Eating Animals and Magical Thinking
Guest Post by Bill Tara
Magical thinking has found a new home in the resistance to veganism. When cognitive dissonance raises its uncomfortable head, many proceed directly to the land of make-believe for relief. One escape hatch I have been aware of over the years has recently come to the surface again. I call it “romancing the kill”.
The most recent example of this is from Jason Mark, the editor of Sierra, the journal of the respected environmental organization, The Sierra Club. Mark has written an editorial called “Toward A Moral Case for Meat Eating”. I am sure many of their members celebrated this reprieve with a sigh of relief. No more worries about killing animals, it’s all part of a mind-full return to a long forgotten past when humans and animals shared the planet in harmony.
In Marks fantasy land, “the conscientious carnivore can re-establish our moral obligations to the other species with whom we share this planet.” This obligation is fulfilled by using appreciation and respecting the animals that we kill for their sacrifice. This view, however strange you may think it, is not unique it may even have a specific origin in modern American poetry.
One of the most respected poets of Western America is Gary Snyder. Snyder is (in my view) an excellent and unique poet. His work is grounded in his Buddhism and environmentalism and study of Native American tradition. He is a folk hero for many. For decades he has rebelled against what he considers the puritan aspects of vegetarianism and veganism. This is a sample of his ideas about eating animals – “If we do eat meat it is the life, the bounce, the swish, of a great alert being with keen ears and lovely eyes, with four square feet and a huge beating heart that we eat, let us not deceive ourselves. We too will be offerings – we are all edible.” In other words, it is poetic killing. This is the magic of taking on the spirit of what we eat. If we don’t eat animals we lose our animal spirit, our vitality.
The environmental movement on a whole is caught between wanting to clean up the environment and put a halt to polluting technologies and a desire to not give much up. It is the work of entitled and affluent men and women with great ideas and emotional turmoil but still figuring out how to rationalize the SUV in the driveway or give up the artisanal cheese.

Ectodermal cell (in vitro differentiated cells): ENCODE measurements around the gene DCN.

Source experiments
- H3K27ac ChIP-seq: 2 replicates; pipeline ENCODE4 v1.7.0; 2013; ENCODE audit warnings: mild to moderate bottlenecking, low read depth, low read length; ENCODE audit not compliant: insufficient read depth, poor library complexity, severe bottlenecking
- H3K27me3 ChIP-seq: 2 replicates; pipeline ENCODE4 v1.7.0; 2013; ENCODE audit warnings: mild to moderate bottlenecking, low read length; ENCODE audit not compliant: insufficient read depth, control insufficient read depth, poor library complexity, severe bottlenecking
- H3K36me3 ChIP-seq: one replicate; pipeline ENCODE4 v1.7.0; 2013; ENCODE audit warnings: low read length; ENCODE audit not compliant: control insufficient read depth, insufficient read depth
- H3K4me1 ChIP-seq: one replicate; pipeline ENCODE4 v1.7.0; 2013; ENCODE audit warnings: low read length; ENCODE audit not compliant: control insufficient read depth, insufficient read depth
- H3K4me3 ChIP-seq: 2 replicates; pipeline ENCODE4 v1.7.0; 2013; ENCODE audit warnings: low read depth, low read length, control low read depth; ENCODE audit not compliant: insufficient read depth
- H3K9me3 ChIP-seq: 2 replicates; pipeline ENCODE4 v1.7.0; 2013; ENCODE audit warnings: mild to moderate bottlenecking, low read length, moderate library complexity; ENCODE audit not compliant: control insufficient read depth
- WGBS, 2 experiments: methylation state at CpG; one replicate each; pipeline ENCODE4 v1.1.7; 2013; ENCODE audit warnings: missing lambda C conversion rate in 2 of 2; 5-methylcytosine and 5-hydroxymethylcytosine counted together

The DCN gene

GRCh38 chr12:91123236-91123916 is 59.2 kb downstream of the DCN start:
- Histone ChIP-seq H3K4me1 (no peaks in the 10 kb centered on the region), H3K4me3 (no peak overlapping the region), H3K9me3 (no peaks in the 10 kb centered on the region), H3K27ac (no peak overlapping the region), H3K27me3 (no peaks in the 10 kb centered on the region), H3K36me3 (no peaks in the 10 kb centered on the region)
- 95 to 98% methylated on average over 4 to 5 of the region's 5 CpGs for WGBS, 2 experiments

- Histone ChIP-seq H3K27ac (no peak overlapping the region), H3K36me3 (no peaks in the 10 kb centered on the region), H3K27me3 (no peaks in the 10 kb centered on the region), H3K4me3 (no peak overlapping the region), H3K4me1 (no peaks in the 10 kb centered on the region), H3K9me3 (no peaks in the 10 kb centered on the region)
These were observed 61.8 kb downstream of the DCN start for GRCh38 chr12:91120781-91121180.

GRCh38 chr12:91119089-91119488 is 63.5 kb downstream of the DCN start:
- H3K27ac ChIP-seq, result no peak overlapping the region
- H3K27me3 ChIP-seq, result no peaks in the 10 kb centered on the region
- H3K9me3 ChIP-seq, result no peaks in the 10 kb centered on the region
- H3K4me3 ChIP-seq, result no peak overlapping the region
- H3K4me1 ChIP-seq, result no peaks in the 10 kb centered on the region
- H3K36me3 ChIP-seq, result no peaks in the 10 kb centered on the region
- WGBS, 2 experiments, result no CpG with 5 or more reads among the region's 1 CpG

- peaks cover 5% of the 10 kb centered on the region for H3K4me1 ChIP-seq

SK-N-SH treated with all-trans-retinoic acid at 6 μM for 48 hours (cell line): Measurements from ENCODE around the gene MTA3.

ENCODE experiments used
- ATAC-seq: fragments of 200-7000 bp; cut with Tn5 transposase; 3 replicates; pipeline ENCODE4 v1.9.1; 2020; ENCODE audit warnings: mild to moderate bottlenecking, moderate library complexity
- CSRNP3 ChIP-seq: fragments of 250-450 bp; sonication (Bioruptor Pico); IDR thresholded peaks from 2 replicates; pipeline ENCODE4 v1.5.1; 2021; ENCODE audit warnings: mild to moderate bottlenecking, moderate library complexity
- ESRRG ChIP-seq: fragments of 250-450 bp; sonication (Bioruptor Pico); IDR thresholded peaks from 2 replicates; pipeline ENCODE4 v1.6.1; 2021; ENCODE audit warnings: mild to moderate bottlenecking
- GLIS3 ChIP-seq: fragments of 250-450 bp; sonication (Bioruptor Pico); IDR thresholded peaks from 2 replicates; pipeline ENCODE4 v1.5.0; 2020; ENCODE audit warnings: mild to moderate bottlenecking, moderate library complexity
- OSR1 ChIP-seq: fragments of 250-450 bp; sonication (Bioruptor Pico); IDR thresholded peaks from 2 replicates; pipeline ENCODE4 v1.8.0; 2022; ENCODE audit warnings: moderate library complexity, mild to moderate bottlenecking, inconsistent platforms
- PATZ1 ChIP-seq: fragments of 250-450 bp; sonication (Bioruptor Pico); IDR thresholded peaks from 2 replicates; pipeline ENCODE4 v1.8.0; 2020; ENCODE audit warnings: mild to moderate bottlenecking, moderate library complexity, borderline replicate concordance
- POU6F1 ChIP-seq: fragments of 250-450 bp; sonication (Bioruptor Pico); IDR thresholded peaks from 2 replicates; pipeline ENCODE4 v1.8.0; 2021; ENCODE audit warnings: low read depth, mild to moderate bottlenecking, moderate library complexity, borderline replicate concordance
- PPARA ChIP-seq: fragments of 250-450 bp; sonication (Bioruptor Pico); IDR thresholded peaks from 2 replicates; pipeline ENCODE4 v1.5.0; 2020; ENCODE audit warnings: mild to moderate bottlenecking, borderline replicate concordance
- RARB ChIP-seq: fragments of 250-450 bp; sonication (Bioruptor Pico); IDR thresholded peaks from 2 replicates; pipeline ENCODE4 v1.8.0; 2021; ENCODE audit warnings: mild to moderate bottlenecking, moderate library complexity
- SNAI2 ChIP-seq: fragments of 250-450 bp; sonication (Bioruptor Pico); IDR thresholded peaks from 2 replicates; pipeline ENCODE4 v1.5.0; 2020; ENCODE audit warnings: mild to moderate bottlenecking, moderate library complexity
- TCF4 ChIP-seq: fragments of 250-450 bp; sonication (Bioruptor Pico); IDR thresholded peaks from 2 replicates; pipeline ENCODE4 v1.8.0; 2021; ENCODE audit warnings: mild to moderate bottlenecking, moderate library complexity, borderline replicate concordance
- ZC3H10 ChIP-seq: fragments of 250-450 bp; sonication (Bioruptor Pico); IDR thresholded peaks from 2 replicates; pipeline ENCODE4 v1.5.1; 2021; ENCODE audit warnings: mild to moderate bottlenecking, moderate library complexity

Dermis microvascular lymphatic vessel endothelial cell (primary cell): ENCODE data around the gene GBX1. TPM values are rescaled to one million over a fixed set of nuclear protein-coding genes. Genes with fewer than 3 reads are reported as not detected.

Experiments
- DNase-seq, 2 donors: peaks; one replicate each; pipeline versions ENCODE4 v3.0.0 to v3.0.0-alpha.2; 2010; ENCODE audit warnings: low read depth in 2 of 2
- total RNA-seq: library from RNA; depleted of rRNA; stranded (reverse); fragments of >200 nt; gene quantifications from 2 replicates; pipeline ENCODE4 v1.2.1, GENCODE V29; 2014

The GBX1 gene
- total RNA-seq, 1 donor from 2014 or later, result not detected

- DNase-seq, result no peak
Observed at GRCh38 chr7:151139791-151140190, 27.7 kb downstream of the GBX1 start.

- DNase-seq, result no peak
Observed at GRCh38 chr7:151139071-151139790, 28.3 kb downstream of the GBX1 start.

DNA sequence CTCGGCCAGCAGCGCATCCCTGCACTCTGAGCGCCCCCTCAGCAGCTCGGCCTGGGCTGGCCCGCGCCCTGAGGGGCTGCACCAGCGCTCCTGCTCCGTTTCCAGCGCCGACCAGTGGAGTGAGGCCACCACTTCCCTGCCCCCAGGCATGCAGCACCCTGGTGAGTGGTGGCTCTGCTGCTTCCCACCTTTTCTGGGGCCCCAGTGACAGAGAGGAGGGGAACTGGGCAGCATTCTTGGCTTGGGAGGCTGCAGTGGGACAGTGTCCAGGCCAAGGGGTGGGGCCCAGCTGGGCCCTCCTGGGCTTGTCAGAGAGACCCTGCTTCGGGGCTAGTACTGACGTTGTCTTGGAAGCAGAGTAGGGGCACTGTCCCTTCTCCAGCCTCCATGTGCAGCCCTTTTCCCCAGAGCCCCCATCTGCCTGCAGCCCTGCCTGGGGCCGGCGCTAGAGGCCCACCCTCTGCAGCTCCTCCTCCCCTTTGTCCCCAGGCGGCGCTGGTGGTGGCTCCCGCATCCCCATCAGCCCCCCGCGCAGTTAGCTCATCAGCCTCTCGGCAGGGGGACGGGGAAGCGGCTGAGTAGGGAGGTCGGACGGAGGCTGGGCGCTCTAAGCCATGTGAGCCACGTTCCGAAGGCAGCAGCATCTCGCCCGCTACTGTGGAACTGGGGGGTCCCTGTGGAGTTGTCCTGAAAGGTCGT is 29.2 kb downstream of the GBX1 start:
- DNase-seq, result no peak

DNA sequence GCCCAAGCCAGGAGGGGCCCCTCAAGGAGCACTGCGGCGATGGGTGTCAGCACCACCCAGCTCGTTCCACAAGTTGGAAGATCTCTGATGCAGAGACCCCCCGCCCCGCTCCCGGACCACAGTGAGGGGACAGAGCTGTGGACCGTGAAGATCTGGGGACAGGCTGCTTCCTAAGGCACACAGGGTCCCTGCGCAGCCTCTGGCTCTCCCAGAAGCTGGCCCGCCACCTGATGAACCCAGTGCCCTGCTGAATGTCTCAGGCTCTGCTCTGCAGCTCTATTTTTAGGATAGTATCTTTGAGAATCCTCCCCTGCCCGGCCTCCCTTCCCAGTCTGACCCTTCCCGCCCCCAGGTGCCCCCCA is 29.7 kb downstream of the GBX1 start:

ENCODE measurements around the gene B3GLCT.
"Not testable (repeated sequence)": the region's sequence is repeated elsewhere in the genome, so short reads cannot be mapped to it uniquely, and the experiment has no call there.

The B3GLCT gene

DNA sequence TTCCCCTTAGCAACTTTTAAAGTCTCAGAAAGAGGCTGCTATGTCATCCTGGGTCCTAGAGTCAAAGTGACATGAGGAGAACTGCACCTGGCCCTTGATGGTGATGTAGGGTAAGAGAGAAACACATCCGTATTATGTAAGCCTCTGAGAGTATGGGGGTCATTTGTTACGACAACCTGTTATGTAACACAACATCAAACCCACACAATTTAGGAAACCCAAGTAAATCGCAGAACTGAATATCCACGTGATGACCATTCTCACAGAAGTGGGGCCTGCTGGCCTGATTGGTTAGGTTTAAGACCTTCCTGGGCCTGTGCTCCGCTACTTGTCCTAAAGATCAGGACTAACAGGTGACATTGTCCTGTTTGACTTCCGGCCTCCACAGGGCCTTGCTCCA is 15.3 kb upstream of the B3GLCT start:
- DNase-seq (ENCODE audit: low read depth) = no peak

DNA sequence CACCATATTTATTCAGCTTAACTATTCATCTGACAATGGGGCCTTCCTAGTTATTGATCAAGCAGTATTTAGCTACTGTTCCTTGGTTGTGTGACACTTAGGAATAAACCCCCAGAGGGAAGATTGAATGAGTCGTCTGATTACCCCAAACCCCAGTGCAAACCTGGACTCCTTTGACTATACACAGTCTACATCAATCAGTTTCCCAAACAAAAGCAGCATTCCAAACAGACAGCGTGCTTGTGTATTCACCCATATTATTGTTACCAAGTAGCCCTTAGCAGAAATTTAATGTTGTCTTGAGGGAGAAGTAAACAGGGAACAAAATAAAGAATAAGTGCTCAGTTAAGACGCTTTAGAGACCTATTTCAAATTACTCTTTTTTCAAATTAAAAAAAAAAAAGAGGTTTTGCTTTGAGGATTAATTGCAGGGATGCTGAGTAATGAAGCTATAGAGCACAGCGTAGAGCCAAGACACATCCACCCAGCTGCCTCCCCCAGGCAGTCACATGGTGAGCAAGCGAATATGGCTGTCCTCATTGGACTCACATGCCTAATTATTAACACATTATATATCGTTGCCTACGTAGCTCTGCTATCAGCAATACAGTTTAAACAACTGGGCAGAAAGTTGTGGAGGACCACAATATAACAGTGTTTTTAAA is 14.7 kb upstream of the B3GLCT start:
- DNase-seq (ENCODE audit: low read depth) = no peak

The simple fact that the most effective action that an individual can make in daily life to halt climate change is to stop using animal products is irritating. This is particularly true when the imagery of hunter-gather people strongly influences the “eco-minded”. Tribal people have an iconic value to environmentalists for good reason.
Hunter gather people had a unique and powerful relationship with the environment. Their lives depended on understanding the habits and migration of animals, the signs of seasonal change and the burden of material goods. They lived lightly on the earth and represent a simpler way of living for many. Having respect for those indigenous cultures is one thing, romanticizing them and using them as a model for modern living is absurd. There are two types of evolution, biological and cultural.
I doubt that anyone would argue that there is further biological evolution on the horizon. In fact, there is a good case to be made for the observation that we may be devolving as a species. Cultural evolution is the only path to improvement and even survival. This process is only possible through the creation of a revolutionary secular morality. Veganism is a key part of that evolution.
Marks’ says, “By eating animals, we can remind ourselves of our animal natures. That recognition of our corporeal reality—the fact that we are flesh and blood and bones and skin, each of us ever on the way to very likely an unpleasant end—can, like few other things, keep us connected to the living earth.” Quite frankly this is sentimental bullshit. If he wants to recognize the reality that he is flesh and blood all he needs to do is slam his finger in the car door.
To say that the connection between the shepherd and the sheep is based on reciprocal debts. “It is an exchange in which the sheep receives security (and the possibility of a longer life, though one capped by slaughter) and the shepherd receives sustenance. This might be confirmation bias talking, but I think such a relationship goes deeper than the eating of a broccoli spear.” I would say that his appreciation of “reciprocal debts” shows exactly how shallow his ecology really is and is an indication of the bankrupt thinking of many who pride themselves as eco-warriors.